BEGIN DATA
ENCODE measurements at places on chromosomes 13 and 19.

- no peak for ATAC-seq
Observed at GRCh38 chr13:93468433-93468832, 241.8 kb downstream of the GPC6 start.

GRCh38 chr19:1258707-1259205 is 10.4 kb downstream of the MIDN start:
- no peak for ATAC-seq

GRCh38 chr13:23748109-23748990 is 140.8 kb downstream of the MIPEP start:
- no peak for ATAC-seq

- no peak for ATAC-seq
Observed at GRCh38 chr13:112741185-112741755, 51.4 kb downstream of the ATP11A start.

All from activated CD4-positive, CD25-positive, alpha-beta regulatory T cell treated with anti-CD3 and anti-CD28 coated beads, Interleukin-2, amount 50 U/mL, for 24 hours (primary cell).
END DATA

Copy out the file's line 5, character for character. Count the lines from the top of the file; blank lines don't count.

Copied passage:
- no peak for ATAC-seq